February 19, 2017 (JUBA/GENEVA) – A senior United Nations official has condemned the deplorable human rights situation in war-town South Sudan, saying perpetrators should be held accountable.
- Non-food items distributing to IDPS by the UNHCR workers in Maridi on 4 March 2016 (ST Photo)
The U.N Assistant Secretary-General for human rights, Andrew Gilmour, made these remark after a four-day visit to South Sudan.
He called on those committing atrocities and crimes in the country to be held accountable.
“This is a war that has been waged against the men, women and children of South Sudan,” said Gilmour.
“And the only way of ending this onslaught will be when the perpetrators face consequences for what they are doing,” he added.
While in Juba, Gilmour reportedly held meetings in Juba with the Minister of Foreign Affairs and International Cooperation, the Minister of Information, the Chief of General Staff of the SPLA, the Director General of the National Security Service, representatives of the South Sudan Human Rights Commission, local authorities, religious leaders, UN and humanitarian partners, aid workers, victims and civil society actors.
During his visit, Gilmour also travelled to Malakal, where he received further information on the suffering of the civilian population in the area.
“Although this is the fourth time I’ve been in South Sudan since 2011, I wasn’t prepared for the shocking devastation I witnessed in Malakal and even more by the clear pattern of systematic human rights violations and abuses suffered by the population,” Gilmour said.
The senior U.N official was reportedly informed of the appalling risks that women, now living under U.N protection, are forced to take in order to be able to earn even the most meagre livelihood.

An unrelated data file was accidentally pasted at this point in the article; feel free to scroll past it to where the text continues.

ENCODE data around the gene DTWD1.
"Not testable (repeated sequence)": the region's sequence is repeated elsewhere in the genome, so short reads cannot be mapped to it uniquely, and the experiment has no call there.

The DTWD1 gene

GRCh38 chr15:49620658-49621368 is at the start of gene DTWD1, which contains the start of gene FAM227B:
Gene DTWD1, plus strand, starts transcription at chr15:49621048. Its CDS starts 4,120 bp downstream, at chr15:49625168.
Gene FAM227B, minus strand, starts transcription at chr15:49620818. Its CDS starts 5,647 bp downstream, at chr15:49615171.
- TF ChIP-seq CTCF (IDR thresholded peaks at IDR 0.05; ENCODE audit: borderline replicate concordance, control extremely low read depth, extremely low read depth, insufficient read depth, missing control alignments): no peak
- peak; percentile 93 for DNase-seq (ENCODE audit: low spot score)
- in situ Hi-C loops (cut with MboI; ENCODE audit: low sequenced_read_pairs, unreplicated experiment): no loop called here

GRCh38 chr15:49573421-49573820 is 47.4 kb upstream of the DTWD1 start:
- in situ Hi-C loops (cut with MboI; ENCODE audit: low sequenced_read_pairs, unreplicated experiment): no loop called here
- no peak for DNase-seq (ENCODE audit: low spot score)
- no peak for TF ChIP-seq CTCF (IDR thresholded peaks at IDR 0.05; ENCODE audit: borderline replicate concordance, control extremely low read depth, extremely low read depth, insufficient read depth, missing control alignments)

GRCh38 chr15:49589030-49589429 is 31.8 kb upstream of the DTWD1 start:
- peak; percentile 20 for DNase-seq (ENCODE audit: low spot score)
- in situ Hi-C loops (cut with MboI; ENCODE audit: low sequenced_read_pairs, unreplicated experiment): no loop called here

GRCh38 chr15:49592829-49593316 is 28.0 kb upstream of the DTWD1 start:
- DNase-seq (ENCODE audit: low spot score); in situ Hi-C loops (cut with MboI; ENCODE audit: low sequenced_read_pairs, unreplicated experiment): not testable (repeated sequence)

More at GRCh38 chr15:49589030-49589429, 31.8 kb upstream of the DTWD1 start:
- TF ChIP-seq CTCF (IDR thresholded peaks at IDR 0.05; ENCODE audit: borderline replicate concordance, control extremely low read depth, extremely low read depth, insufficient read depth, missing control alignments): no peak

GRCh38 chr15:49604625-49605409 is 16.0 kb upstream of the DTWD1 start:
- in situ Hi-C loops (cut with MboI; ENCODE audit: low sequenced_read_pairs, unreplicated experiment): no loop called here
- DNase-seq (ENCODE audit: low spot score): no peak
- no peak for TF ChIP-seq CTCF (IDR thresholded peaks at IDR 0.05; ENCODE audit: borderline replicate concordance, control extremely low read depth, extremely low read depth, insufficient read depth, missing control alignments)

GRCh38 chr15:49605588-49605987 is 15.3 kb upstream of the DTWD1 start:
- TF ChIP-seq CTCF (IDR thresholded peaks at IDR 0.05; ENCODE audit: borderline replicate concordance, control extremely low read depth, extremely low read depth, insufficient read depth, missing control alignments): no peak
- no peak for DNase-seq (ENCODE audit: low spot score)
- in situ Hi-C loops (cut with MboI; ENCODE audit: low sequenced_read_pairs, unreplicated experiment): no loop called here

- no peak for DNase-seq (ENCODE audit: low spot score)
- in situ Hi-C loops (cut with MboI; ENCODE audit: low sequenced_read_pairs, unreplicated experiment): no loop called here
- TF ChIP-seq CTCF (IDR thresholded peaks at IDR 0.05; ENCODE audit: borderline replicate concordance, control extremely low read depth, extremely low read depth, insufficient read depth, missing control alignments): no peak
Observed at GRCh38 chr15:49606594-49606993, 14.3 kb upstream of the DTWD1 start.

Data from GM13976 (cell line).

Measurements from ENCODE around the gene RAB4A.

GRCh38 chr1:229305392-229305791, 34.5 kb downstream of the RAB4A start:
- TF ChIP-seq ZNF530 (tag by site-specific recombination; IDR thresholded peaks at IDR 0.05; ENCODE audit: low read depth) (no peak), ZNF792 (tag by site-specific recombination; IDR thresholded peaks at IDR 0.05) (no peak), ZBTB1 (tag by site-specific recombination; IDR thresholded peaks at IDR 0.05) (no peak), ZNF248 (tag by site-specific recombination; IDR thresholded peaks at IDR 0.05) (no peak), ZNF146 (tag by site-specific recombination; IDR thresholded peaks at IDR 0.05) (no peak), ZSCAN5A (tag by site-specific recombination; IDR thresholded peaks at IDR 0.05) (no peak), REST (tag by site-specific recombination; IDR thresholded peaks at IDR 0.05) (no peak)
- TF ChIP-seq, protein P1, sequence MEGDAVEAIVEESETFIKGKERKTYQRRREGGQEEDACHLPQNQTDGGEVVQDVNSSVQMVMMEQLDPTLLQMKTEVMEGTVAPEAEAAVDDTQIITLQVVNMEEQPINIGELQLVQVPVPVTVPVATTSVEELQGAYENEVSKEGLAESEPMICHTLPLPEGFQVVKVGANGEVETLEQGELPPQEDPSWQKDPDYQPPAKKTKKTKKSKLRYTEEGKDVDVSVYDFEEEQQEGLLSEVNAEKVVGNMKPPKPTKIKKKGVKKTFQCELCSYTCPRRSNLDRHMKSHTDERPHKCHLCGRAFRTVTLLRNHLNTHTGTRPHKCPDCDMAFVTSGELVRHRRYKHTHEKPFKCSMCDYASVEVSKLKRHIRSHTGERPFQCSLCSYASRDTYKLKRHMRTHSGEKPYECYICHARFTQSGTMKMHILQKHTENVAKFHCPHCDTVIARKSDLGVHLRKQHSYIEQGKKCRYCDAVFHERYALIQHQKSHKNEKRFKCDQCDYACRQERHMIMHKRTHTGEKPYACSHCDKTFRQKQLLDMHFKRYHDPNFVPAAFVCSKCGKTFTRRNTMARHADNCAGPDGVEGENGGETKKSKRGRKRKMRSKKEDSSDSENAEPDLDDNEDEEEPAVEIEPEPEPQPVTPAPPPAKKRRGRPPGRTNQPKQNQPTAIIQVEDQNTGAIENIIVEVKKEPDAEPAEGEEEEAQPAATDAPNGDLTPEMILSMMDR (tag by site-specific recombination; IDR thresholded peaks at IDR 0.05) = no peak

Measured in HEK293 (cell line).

Rape and gang rape is present in the testimonies of numerous women in the area, though this was categorically denied by the SPLA Division Commander with whom Gilmour spoke, the U.N said.
“It is utterly abhorrent that women in this area have to choose between getting raped or getting a livelihood,” Gilmour said, “But this seems the brutal reality of what South Sudan has become.”
In March 2016, the U.N human rights office issued a report which documented horrendous patterns of sexual violence in the country.
In his meetings with the authorities in Juba, Gilmour raised concerns about the unspeakable human rights situation throughout the territory. He urged the authorities to combat the worrying rise of hate speech and to do more to protect human rights defenders.
In his meeting with the Chief of General Staff of the SPLA, Paul Malong, Gilmour emphasized the severe restrictions on access that UNMISS faces when trying to protect civilians, provide humanitarian assistance and monitor the human rights situation in the country.
He stressed his concern that elements of the SPLA had engaged in what could well amount to war crimes and crimes against humanity. On the other hand he welcomed the recent start of UN human rights training for the SPLA and the appointment of SPLA focal points on conflict related sexual violence.
“Of course we know that until there’s peace in South Sudan, human rights will continue to be trampled,” the Assistant Secretary-General said. “But even during war, one can fight without routinely committing such needless acts of cruelty. And this is what we are calling on all parties – government and opposition – to do.”
Gilmour urged the Director General of South Sudan’s National Security Service to put an end to the practice of arbitrary and prolonged detention without charge, bring detainee before the courts, and allow them access to their lawyers and family.